Keep your private documents private

Keep your private documents private


Digg it!

Nowadays, with more and more governmental censorship (and with it getting worse by the day, just look at Slashdot’s privacy section) and reports of hacking into major servers becoming almost a daily occurrence, we all want the maximum security and privacy possible online. Thankfully, some great free software projects have risen to the challenge! Here are some simple steps to keep your "stuff" safe:

The first thing you’ll want to get is Gpg4win. Gpg4win’s excellent installer will automatically download and install all the components you need to generate public and private keys, sign and encrypt documents, emails and files; decrypt and verify your documents, files, emails and more!

Gpg4win includes GnuPG (a free software re-make of PGP’s (Pretty Good Privacy’s) personal encryption suite), the WinPT GUI for GPG, the GPA key manager, GPGol to integrate with MS Outlook 2003, the GPGee shell extension and the Sylpheed-Claws lightweight email client.

You can get Gnu4win directly from here. Just run the graphical install (accepting defaults is fine) and in about 5min, you’ll have an complete personal encryption suite.

Gpg4win installerGpg4win installer

Once installed, find the shortcut to “WinPT” and open the program (the location of the shortcut depends on what you checked in the installer, mine’s in the quick launch bar). A new key icon will appear in the system tray, double click it to open WinPT’s key manager.

If you haven’t made a private key for yourself yet, you’ll need to click “Key → New → Normal” and follow the steps to create an encryption key. Remember to make a hard to guess passphrase, WinPT will give you tips on doing this. If you have installed GnuPG before your previous keys will import automatically.

To get your “public” key to give to other people so they can send you secure email and files, right click your key and select “copy key to clipboard”. You can also add keys others have given you by coping their key to the clipboard and selecting “Edit -> Paste” from the key manager. Remember to never give out your private key, only your public key!

Now, to encrypt a file, just right click on the file in windows explorer and highlight “GPGee”. Select “Symmetric” encryption to encrypt a file to yourself, or PK encryption to encrypt to multiple people (such as before emailing a file to someone, or if you want multiple people to be able to access a file).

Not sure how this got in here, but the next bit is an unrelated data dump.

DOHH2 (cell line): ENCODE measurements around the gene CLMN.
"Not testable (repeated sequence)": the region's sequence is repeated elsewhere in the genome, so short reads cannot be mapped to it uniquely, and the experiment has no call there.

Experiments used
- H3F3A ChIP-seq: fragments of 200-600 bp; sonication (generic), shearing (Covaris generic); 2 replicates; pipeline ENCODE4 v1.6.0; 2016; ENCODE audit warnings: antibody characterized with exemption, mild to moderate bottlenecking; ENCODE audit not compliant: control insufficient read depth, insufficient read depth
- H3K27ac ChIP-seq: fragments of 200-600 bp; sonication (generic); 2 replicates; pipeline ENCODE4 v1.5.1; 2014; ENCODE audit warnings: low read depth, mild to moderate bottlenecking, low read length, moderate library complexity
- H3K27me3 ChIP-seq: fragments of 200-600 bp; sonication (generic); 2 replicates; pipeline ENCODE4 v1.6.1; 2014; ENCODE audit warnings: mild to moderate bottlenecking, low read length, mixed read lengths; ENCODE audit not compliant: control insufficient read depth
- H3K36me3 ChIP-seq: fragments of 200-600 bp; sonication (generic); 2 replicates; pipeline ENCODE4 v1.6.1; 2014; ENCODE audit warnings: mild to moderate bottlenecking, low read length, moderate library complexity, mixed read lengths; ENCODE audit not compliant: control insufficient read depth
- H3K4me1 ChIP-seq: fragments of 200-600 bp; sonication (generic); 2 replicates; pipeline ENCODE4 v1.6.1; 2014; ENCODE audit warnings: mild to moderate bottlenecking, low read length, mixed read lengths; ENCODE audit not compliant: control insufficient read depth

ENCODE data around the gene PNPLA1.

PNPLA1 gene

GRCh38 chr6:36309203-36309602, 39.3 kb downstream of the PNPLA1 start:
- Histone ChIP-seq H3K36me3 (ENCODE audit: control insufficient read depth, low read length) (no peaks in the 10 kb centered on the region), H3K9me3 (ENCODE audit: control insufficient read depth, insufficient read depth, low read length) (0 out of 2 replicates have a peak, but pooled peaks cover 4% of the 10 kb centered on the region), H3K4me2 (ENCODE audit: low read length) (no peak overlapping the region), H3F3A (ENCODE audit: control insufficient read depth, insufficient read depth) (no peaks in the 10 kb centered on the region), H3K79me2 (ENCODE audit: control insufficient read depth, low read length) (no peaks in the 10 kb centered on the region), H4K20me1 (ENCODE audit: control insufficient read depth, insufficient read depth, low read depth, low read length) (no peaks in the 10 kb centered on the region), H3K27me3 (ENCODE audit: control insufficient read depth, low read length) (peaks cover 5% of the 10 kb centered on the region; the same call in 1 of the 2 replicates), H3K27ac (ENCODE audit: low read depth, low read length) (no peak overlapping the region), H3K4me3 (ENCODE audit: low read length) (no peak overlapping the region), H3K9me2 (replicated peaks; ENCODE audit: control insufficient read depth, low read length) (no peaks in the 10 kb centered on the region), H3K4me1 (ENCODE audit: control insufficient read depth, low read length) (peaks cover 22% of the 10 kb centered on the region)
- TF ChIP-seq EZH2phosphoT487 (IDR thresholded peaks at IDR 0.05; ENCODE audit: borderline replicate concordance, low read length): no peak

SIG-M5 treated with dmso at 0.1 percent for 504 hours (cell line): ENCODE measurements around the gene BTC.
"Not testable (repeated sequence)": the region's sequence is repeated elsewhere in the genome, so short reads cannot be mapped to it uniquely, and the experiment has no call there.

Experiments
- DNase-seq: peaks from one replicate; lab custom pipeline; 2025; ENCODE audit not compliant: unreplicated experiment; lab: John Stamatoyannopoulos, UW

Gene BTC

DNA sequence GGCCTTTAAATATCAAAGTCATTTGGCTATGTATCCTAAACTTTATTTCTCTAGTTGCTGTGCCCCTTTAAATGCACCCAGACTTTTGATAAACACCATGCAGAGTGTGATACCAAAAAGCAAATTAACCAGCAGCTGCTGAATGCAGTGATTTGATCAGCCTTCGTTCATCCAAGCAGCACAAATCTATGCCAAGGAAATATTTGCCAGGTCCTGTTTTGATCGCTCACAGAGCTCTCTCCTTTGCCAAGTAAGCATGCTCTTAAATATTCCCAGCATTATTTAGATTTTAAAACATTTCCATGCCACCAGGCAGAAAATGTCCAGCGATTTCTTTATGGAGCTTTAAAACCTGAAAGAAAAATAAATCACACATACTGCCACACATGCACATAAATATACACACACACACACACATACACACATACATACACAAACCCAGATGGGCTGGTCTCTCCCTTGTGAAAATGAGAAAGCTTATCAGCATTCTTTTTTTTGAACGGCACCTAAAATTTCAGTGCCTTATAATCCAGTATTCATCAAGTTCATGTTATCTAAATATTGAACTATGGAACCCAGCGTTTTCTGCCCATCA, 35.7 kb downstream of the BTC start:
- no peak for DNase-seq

Encrypting a fileEncrypting a file

If selecting PK encryption, select the people you want to have access to the file, click “OK” and enter your passphrase if asked. For symmetric encryption, just enter your passphrase if asked. Either way you’ll get a new file ending in .gpg ready to be emailed or stored. If you want to keep the file securely on your hard drive, remember to delete the original, unencrypted version using “Shift + Delete” so as not to leave a copy in the recycle bin.

Like all free software projects, Gpg4win and all the projects its graphical installer configures are created by donations of time and funds. If you find yourself using a free software alternative to an expensive program, consider giving ten, twenty, thirty, etc., percent of what you would have paid for the proprietary product to the project to ensure that project continues to provide great software to the free software community.

Now you can be private once again.

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Comments

BenTremblay's picture

"Great minds think alike" --Anonymous/Cliche
"Fools seldom differ." --Newfoundland reply to same.

No kidding: not 5 hours ago I was pondering precisely this subject. No, really.

What I imagined was this: rather than password control (which leaves nekkid docs subject to creepy-slimey-crawly bots), use something (PGP comes to mind) so that instead of UserName and PWD we access the doc with UserName (papertrail, yes?) and heh ... public key.

I think the rest unfolds rather naturally.

cheers

p.s. Pieter's essay got me to this site via google ... nice to be here. *tip o' the hat*

When you look to see how the system works
Likely you will find that it does not.

Anonymous visitor's picture
Submitted by Anonymous visitor (not verified) on

Remember to make a hard to guess passphrase, WinPT will give you tips on doing this. If you have installed GnuPG before your previous keys will import automatically.

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Robin Monks's picture

Biography

Robin Monks is a volunteer contributor to Mozilla, Drupal, GMKing and Free Software Magazine and has been helping free software development for over three years. He currently works as an independent contractor for CivicSpace LLC